Originally beginning as the post-Young Prisms solo project of Jason Hendardy in 2011, San Francisco's Permanent Collection became a more rounded-out affair when locals Megan Dabkowski (bass), Brenden Nerfa (guitar) and Mike Stillman (drums) were added to the mix. One part pop, one part shoegaze, with a punk spirit and energy, Permanent Collection exists in a world where it can scribble love notes to Creation Records on one hand, while nodding to neighbors Slumberland Records over the bay bridge on the other.
The debut 12” EP Delirium was released last summer, but the recently completed new album -- Newly Wed Nearly Dead, set for release August 7th on San Francisco's Loglady Records -- is a template of what has become the Permanent Collection sound: candy coated pop structures, swathed in hazy guitars. Hendardy recruited the three additional band members in 2011, and collaborated with them to write and flesh-out the songs on Newly Wed Nearly Dead in their new rough-and-tumble practice space in the notorious Bayview District. The band also turned to cult music icons Monte Vallier (of Swell/Half-Church and owner of Ruminator Audio) and Kramer (producer of groups such as Galaxie 500 and Low) for recording and mastering, and the results are there.
Hendardy himself also plays a role in running Loglady Records, along with Lauren LoPrete. The label began in San Francisco in 2010 as an outlet to release music from the burgeoning bay area DIY scene. In an attempt to alternate from the normal corporate workings of the music and art world, Loglady purposely looks forward to stirring up and documenting the underground movement by carefully navigating the waters that were forged by those before them. Inspired by labels such as K, Creation, Slumberland, Dischord, and Factory, Loglady Records has immersed themselves in the sounds of the pop genre that explore noise, atmosphere, vigor, and imagination. Permanent Collection's debut LP will fit nicely here, alongside recent releases from Terry Malts, Part Time, Moonbell, and others.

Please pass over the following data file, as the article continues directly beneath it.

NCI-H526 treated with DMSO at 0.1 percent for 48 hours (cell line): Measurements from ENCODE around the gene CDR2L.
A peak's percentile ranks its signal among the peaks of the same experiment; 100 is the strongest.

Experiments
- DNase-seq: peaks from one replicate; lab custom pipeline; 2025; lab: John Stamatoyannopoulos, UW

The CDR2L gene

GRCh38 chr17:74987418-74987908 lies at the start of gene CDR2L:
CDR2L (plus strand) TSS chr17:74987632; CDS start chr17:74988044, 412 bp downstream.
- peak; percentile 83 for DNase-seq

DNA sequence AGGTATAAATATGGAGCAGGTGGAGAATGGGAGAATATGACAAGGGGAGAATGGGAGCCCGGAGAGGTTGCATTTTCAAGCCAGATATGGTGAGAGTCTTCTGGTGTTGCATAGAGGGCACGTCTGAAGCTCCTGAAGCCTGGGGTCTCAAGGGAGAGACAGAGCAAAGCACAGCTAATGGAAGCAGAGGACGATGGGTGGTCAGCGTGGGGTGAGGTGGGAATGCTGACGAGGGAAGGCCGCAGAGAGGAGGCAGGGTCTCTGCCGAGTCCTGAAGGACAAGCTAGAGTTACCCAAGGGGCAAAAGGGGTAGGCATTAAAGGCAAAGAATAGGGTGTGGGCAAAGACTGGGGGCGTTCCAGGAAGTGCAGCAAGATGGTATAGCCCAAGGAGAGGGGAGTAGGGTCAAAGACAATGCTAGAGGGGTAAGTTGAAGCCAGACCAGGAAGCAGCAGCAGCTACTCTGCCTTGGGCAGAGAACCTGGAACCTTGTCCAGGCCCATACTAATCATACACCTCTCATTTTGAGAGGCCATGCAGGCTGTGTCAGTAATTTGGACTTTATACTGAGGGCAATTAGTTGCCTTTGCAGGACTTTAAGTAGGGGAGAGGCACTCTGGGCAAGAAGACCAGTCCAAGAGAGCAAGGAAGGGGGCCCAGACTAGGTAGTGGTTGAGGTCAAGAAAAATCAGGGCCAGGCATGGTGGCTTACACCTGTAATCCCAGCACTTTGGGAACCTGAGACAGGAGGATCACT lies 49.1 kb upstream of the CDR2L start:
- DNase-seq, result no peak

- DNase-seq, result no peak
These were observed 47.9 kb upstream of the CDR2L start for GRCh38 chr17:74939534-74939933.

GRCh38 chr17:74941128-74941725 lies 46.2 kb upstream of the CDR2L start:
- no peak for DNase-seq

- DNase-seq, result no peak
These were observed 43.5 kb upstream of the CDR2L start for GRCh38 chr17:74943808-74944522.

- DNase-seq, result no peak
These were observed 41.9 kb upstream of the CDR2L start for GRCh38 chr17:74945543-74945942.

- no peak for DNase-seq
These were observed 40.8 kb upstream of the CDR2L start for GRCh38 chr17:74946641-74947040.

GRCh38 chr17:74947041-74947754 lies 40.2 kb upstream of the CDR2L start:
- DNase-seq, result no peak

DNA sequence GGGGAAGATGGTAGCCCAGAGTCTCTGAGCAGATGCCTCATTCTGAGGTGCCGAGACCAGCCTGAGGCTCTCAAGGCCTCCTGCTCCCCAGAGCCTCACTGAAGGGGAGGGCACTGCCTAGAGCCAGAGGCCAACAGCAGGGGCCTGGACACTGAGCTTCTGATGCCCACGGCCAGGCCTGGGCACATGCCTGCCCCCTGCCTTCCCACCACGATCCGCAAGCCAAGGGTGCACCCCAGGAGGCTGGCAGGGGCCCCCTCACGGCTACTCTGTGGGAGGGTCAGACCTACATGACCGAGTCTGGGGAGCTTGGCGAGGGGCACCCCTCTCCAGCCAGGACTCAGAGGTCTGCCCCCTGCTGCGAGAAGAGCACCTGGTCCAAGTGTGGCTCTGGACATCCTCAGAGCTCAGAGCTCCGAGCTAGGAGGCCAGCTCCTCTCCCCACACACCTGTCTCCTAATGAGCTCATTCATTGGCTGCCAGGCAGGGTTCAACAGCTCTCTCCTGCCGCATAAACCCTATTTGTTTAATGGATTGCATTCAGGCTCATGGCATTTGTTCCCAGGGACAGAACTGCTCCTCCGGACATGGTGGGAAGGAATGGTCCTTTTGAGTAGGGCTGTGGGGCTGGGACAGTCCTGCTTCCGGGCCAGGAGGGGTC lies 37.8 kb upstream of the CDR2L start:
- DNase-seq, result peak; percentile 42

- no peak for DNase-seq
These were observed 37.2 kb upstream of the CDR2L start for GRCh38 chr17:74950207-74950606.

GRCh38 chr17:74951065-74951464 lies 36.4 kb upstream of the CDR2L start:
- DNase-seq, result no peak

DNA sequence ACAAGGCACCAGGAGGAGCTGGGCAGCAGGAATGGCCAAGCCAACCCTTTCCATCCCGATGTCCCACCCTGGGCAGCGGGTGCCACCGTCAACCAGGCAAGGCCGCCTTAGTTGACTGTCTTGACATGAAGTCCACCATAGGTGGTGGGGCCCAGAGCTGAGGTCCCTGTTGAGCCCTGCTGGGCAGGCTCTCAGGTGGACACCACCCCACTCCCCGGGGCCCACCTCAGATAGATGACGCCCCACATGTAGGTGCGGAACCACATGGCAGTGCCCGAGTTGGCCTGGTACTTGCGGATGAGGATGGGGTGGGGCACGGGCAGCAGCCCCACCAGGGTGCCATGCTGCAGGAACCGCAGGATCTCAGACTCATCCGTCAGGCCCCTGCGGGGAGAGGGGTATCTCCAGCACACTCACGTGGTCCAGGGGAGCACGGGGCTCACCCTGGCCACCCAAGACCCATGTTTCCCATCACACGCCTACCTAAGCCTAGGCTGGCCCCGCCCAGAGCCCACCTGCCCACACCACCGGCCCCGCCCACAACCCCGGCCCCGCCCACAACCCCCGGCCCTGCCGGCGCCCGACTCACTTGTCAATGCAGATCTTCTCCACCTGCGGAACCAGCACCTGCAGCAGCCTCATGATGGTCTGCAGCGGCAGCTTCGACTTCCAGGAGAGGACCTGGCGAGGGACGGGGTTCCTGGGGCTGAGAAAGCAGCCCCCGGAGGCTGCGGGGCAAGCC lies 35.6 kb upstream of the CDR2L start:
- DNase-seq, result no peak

Famed rock-critic Robert Christgau once described Sonic Youth's music as “not peering into the fissure (but) barreling down the turnpike like the fissure ain’t there.” This is a mentality that Permanent Collection constantly reminds themselves of, and as a contemporary pop group, strives to mine. The band’s punk infused, fuzzed out pop -- quite simply -- will leave your ears ringing, your heart stinging, and you wanting to come back for more. Carving out new territory for the band, this album will have your brain crooning and undoubtedly fall into your subconscious.